SCS Faculty Candidate Sertac Karaman
Thursday, March 1st
1:00 p.m. GHC 6115
Host: Matthew Mason
*Anytime Sampling-based Algorithms
and Fundamental Limits
for Motion Control*
*Abstract:*
Sampling-based algorithms, such as the Rapidly-exploring Random Trees (RRTs)
and the Probabilistic RoadMaps (PRMs), are widely used in robot motion
planning. In the first part of the talk, we prove a number of results on
sampling-based algorithms. First, we show that the RRT algorithm is not
asymptotically optimal, i.e., it fails to convergence to optimal
trajectories, almost surely. Moreover, we show that all existing variants of
PRMs lack either asymptotic optimality or computational efficiency. Second,
we propose two novel algorithms, called the RRT* and the PRM*, which are
asymptotically optimal. Furthermore, their asymptotic computational
complexity is no more than that of the RRT or any existing PRM variant .
Third, we extend the application domain of sampling-based algorithms in a
number of novel directions including differential games, stochastic optimal
control, and planning with complex task specifications.
In the second part of the talk, inspired by hawks flying through dense
forests at high speeds, we study the fundamental limits of high-speed motion
through a randomly-generated obstacle field that resembles a planar forest
environment. We show that, when the forest generation process is ergodic,
the existence of infinite collision-free trajectories through the forest
exhibits a phase transition. That is, there exists a critical speed such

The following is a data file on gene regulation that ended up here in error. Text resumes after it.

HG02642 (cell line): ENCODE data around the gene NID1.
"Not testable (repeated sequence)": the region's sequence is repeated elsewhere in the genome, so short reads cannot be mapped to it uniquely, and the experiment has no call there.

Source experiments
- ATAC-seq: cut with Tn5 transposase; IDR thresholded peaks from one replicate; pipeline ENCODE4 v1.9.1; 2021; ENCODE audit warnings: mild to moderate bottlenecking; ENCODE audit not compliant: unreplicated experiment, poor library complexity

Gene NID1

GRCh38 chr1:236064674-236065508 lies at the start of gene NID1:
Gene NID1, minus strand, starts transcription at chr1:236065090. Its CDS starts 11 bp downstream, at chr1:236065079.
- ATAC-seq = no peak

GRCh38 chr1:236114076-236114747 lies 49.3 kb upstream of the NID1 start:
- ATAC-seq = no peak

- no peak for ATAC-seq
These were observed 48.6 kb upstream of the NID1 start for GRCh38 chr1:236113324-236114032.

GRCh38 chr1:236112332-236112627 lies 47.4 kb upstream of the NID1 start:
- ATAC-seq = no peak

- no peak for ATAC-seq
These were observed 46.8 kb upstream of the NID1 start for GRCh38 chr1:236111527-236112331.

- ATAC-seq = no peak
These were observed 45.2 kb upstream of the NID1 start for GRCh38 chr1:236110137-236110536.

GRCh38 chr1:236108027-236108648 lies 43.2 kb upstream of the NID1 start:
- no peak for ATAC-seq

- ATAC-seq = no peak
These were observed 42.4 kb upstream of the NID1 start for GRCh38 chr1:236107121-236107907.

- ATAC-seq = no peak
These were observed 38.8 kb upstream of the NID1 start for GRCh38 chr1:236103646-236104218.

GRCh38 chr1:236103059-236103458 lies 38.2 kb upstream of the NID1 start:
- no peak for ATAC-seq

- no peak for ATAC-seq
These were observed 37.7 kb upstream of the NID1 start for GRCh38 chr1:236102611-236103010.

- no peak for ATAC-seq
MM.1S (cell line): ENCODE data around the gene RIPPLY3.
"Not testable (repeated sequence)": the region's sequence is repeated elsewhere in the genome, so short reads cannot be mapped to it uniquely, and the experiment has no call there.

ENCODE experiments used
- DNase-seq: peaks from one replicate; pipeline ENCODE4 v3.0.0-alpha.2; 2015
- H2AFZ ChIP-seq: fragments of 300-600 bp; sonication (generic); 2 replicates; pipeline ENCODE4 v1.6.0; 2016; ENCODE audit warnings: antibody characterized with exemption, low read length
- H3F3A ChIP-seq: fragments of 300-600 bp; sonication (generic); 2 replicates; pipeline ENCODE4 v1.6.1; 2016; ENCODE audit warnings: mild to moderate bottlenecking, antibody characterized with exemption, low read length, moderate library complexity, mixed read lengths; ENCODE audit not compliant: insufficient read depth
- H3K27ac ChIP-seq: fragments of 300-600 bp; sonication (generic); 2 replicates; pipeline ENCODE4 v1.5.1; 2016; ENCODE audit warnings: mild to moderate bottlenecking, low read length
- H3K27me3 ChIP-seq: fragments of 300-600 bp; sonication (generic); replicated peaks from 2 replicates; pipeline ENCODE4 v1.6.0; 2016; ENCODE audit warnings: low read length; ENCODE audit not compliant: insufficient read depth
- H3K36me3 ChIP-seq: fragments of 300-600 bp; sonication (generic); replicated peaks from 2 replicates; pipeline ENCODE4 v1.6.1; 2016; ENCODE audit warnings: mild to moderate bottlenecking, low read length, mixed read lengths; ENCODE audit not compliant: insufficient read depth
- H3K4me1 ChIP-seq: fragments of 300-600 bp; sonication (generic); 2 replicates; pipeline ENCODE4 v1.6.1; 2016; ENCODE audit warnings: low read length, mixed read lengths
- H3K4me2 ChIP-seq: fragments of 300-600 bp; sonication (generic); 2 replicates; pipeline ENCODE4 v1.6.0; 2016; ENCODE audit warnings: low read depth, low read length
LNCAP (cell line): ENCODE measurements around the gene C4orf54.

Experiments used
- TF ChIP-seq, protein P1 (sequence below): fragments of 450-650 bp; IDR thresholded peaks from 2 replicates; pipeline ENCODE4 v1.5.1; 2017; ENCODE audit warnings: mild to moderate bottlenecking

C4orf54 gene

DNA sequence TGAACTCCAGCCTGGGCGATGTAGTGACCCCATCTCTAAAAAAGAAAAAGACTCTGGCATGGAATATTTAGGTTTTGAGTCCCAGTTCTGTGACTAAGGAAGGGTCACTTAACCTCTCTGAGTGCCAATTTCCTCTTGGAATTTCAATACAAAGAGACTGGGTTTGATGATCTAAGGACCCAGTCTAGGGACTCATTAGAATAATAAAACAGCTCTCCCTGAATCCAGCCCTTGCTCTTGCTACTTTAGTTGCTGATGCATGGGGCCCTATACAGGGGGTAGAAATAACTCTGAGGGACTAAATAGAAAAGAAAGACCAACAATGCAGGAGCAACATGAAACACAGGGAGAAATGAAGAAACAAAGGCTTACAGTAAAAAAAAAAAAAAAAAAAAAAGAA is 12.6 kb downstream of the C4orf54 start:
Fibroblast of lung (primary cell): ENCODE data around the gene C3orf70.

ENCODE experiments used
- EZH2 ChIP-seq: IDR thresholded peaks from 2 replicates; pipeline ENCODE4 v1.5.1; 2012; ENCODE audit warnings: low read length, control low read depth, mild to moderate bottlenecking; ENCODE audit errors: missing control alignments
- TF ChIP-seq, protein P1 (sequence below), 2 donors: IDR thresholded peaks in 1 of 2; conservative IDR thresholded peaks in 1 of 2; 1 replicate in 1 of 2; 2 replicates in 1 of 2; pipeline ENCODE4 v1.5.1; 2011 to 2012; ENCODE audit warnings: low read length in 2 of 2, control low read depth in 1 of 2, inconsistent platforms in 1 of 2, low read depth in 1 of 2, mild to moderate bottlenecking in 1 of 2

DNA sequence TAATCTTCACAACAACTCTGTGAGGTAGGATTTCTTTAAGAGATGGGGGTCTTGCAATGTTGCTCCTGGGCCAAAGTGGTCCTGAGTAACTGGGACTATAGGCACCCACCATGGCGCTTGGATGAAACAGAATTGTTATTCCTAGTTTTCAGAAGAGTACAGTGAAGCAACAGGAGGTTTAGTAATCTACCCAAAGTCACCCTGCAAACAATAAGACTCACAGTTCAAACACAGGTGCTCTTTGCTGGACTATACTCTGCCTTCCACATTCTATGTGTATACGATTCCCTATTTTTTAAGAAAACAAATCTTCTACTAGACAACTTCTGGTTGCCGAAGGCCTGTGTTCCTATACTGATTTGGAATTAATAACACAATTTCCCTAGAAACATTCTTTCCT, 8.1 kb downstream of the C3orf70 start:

that collision-free flight can not be maintained indefinitely at any
super-critical speed, with probability one, although there exists an
infinite collision-free trajectory at any sub-critical speed, almost surely.
In both parts of the talk, we establish novel connections between robot
motion planning and mathematical tools of statistical physics, such as
percolation theory and random graphs, which may be of independent interest.
*Speaker: *
Sertac Karaman
Laboratory for Information and Decision Systems,
Massachusetts Institute of Technology, Cambridge, MA.
*Speaker Bio:*
Sertac Karaman holds B.S. degrees in Mechanical Engineering and in Computer
Engineering both from Istanbul Technical University and an S.M. degree in
Mechanical Engineering from Massachusetts Institute of Technology (MIT).
Currently, he is a Ph.D. candidate in the Department of Electrical
Engineering and Computer Science at MIT. His main research interests include
motion planning, control theory, embedded systems, autonomous vehicles,
agile robotic vehicles as well as applications of stochastic geometry and
statistical physics in the context of robotics. He is the recipient of the
AIAA Wright Brothers Graduate award in 2011, the NVIDIA Graduate Fellowship
in 2011, and the Willow Garage Best Open-source Code Award (with Emilio
Frazzoli) in 2010.